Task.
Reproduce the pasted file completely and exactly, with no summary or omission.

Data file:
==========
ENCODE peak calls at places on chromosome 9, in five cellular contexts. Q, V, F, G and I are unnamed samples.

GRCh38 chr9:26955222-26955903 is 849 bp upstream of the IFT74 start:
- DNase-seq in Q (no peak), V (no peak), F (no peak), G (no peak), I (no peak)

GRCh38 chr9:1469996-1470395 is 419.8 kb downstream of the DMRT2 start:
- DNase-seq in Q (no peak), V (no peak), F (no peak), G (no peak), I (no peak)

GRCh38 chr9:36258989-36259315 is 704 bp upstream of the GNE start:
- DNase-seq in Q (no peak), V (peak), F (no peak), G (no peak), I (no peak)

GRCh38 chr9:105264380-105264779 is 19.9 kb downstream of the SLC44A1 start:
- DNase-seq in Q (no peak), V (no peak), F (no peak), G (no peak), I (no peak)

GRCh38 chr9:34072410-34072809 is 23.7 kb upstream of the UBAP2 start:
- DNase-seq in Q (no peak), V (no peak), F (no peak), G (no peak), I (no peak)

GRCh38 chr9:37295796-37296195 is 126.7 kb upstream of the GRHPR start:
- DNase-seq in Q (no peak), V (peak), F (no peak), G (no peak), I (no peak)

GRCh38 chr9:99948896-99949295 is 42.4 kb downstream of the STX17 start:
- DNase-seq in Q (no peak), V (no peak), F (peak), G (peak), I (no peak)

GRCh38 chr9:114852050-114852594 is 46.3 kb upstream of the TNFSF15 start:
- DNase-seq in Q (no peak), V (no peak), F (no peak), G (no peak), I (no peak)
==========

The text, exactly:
ENCODE peak calls at places on chromosome 9, in five cellular contexts. Q, V, F, G and I are unnamed samples.

GRCh38 chr9:26955222-26955903 is 849 bp upstream of the IFT74 start:
- DNase-seq in Q (no peak), V (no peak), F (no peak), G (no peak), I (no peak)

GRCh38 chr9:1469996-1470395 is 419.8 kb downstream of the DMRT2 start:
- DNase-seq in Q (no peak), V (no peak), F (no peak), G (no peak), I (no peak)

GRCh38 chr9:36258989-36259315 is 704 bp upstream of the GNE start:
- DNase-seq in Q (no peak), V (peak), F (no peak), G (no peak), I (no peak)

GRCh38 chr9:105264380-105264779 is 19.9 kb downstream of the SLC44A1 start:
- DNase-seq in Q (no peak), V (no peak), F (no peak), G (no peak), I (no peak)

GRCh38 chr9:34072410-34072809 is 23.7 kb upstream of the UBAP2 start:
- DNase-seq in Q (no peak), V (no peak), F (no peak), G (no peak), I (no peak)

GRCh38 chr9:37295796-37296195 is 126.7 kb upstream of the GRHPR start:
- DNase-seq in Q (no peak), V (peak), F (no peak), G (no peak), I (no peak)

GRCh38 chr9:99948896-99949295 is 42.4 kb downstream of the STX17 start:
- DNase-seq in Q (no peak), V (no peak), F (peak), G (peak), I (no peak)

GRCh38 chr9:114852050-114852594 is 46.3 kb upstream of the TNFSF15 start:
- DNase-seq in Q (no peak), V (no peak), F (no peak), G (no peak), I (no peak)